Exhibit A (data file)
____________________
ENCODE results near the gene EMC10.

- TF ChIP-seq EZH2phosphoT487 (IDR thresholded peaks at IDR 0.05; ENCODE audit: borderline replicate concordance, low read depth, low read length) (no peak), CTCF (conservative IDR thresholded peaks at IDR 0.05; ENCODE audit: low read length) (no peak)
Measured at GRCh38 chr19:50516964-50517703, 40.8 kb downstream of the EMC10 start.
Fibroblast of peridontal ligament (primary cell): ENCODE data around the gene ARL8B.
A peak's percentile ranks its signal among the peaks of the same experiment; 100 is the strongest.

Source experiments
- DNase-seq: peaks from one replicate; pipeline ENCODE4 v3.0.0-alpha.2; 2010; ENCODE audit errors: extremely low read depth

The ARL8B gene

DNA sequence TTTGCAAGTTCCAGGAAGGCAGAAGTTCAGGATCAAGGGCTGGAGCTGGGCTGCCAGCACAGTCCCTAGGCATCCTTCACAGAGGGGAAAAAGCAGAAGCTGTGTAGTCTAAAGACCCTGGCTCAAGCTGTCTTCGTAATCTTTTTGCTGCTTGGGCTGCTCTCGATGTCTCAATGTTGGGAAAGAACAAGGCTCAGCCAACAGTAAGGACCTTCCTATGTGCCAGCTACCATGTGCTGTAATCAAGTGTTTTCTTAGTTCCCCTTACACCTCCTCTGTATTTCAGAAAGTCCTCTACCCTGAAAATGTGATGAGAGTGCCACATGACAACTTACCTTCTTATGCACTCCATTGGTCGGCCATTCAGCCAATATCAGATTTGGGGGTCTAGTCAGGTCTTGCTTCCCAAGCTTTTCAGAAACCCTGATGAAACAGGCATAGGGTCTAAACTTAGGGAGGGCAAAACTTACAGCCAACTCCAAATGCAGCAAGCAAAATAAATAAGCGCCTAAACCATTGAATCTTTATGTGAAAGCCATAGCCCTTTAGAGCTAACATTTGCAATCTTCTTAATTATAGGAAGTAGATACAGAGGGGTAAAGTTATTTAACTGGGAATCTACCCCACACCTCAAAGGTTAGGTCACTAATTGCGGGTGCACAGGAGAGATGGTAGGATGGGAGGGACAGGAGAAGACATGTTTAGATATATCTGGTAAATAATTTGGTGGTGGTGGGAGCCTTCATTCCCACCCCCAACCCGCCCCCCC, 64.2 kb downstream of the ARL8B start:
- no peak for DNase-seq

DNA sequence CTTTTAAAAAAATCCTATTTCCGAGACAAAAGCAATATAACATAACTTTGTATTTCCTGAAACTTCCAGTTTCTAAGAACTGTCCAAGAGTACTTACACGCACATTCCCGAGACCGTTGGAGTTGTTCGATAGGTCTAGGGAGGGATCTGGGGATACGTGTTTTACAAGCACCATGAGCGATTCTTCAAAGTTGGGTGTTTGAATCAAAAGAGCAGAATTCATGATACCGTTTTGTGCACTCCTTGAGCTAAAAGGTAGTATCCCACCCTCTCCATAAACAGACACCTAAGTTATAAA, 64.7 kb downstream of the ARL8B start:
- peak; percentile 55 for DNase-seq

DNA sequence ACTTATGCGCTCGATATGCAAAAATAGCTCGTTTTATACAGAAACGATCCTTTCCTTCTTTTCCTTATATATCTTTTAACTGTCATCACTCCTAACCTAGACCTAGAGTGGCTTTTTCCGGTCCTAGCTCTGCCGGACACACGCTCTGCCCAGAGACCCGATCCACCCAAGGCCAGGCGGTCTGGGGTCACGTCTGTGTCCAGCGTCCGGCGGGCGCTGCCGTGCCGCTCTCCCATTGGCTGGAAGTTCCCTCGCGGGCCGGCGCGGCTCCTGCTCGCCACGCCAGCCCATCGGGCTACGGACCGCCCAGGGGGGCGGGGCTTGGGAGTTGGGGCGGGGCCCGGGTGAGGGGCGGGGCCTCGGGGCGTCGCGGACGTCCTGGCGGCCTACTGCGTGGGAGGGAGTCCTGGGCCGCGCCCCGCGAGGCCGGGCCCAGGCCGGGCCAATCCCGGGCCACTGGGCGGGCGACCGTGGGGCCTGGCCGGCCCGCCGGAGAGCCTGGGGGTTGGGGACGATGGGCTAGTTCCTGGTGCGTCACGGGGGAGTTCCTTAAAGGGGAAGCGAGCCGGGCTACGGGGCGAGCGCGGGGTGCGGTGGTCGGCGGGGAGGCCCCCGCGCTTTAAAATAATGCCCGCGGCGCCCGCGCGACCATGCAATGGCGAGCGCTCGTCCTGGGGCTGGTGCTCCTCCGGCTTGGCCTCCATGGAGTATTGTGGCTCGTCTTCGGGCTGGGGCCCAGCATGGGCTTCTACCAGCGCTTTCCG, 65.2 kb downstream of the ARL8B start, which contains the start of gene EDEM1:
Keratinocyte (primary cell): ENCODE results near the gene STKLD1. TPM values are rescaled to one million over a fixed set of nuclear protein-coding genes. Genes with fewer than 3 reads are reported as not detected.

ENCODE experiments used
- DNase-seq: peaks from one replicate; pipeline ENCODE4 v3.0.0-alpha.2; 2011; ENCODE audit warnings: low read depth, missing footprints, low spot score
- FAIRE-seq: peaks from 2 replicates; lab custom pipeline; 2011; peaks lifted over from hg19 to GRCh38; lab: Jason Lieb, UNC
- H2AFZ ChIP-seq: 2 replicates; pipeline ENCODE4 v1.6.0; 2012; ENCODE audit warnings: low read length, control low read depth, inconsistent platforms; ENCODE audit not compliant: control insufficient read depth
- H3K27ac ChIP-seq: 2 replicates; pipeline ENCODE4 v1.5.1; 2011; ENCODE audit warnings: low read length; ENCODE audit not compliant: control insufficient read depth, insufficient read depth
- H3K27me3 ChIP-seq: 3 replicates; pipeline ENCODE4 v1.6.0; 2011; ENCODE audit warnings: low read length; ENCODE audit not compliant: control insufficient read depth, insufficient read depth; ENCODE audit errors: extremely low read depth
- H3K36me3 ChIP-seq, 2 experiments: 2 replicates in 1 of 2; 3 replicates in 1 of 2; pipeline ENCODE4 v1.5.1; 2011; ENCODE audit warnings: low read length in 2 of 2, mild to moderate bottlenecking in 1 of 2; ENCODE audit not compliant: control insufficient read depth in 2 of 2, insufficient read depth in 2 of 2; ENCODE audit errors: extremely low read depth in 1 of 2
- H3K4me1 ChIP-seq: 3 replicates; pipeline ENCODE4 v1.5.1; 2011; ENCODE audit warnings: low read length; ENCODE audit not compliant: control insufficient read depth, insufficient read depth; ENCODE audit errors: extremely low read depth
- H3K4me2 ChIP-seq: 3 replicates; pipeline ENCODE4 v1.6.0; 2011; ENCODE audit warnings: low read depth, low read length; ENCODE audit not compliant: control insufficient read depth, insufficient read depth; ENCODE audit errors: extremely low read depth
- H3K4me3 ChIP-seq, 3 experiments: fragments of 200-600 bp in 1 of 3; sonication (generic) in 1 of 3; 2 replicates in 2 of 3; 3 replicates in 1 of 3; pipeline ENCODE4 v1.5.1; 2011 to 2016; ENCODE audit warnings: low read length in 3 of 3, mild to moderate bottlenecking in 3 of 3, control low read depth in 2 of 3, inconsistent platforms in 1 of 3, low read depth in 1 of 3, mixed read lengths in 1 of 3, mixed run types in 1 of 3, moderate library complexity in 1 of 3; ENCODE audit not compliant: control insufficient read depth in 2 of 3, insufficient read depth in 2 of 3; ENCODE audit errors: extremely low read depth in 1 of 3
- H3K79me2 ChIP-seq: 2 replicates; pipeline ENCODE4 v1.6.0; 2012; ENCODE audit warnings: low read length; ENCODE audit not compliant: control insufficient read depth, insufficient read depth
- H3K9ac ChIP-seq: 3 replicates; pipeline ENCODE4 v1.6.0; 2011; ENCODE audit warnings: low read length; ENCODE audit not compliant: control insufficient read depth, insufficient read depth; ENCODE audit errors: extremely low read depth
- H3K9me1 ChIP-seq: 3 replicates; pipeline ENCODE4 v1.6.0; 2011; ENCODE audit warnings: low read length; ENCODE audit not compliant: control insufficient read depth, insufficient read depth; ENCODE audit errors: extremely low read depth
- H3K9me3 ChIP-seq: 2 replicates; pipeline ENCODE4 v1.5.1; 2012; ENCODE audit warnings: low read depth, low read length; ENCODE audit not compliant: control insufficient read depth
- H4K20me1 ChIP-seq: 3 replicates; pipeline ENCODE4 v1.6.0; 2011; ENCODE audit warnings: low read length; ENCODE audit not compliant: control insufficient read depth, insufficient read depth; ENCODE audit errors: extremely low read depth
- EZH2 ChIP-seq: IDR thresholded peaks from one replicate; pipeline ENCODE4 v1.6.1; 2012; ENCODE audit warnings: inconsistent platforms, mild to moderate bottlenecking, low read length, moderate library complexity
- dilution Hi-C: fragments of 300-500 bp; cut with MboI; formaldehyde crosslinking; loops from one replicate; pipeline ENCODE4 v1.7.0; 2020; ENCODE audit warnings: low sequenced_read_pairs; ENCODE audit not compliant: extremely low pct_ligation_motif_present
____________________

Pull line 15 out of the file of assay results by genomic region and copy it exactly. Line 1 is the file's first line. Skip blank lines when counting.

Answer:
ENCODE experiments used